While in the midst of a presidential campaign season there is a great deal of talk about taxes. In California, we are facing two new tax-related propositions -- Proposition 30 and Proposition 38. Amid the discussions, an interesting analysis of IRS data has taken a look at millionaires and whether or not they are voting with their feet or their pocketbooks or both.
It turns out that even though California is a high-tax state in terms of state income taxes and capital gains taxes, that those with extreme wealth are staying put in the Golden State.
The study looked at IRS data that has been released to the public and found no correlation between the income tax rate on millionaires and the states in which they choose to live. For example, Illinois and Ohio have the same state income tax rates and populations and yet Illinois has 233 millionaires per 100,000 taxpayers compared to Ohio's 107. Even more interesting, Massachusetts has more than twice as many millionaires per capita compared to its neighbor, New Hampshire, which is free of state income tax.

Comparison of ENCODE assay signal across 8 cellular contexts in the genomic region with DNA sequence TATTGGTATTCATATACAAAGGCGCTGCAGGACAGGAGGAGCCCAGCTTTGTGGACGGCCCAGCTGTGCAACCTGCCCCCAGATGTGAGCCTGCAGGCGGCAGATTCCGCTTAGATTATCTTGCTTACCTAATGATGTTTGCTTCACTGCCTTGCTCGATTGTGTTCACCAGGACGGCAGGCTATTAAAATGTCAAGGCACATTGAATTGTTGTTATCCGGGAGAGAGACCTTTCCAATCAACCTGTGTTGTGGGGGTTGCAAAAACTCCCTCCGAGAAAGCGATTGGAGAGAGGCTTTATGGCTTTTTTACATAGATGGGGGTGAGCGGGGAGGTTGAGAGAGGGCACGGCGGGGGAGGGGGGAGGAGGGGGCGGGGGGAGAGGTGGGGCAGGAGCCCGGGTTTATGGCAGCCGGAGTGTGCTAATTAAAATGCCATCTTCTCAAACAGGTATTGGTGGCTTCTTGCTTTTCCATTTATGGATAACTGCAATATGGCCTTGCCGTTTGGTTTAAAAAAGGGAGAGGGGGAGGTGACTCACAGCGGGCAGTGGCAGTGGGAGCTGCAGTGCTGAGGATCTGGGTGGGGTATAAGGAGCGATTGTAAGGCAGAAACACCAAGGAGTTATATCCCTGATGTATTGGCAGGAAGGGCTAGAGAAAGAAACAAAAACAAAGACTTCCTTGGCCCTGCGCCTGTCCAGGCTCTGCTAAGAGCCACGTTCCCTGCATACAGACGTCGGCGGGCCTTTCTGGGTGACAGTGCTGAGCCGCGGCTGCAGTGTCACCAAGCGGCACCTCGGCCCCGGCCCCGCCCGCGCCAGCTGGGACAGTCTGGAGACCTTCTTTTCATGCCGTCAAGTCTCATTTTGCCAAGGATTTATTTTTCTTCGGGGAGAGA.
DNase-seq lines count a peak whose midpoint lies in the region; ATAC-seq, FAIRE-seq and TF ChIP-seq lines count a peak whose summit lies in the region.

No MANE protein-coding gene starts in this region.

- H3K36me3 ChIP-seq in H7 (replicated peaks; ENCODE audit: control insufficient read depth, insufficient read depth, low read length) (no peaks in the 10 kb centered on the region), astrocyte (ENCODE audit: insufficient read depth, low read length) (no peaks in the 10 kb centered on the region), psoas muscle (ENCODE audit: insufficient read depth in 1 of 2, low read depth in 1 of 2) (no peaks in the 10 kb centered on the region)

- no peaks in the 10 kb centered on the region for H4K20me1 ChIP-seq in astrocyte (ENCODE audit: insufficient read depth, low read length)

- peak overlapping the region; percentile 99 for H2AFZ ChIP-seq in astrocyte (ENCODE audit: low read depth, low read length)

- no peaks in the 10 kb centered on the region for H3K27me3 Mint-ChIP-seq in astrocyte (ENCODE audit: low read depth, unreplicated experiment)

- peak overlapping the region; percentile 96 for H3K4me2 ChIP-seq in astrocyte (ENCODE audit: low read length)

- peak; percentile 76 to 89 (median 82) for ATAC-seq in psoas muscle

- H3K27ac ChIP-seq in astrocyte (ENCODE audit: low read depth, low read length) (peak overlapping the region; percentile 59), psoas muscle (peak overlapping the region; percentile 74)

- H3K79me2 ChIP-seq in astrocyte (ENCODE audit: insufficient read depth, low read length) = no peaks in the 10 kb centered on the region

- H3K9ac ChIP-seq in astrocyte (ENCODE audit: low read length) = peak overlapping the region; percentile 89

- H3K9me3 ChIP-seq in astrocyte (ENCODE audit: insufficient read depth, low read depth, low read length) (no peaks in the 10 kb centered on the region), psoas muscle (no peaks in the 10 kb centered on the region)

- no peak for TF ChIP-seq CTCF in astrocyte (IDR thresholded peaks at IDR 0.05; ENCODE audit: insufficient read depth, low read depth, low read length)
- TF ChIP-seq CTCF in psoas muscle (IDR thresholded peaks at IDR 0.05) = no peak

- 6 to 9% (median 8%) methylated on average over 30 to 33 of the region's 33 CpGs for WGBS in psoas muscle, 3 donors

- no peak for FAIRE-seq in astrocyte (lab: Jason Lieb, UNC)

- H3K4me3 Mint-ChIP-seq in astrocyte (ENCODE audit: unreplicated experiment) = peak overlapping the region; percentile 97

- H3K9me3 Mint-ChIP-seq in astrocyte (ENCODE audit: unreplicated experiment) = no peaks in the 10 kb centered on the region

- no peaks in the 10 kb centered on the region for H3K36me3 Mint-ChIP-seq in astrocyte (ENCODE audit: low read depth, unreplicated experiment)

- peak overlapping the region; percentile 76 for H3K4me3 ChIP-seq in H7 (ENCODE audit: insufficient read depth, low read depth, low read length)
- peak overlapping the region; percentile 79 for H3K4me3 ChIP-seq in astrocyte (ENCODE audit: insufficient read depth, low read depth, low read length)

Despite the high taxes in California, we have 252 millionaires per 100,000 taxpayers compared to Florida's 202 and Texas' 217, which have no state income taxes and are also warm weather states.
One of the ways to mitigate a tax liability in many states is to earn money through capital gains rather than as taxable income. In many states capital gains are taxed at a maximum rate of 15 percent. In California however, our capital gains are taxed at the same rate as regular income or wages.
Where one lives depends on many factors including lifestyle, access to amenities or family, the weather and for some, taxes. According to the study however, our state's millionaires are not fleeing the Golden State due to state taxes.
Source: Mercury News, "Superrich stay put in high-tax states like California," Mike Rosenberg, Oct. 1, 2012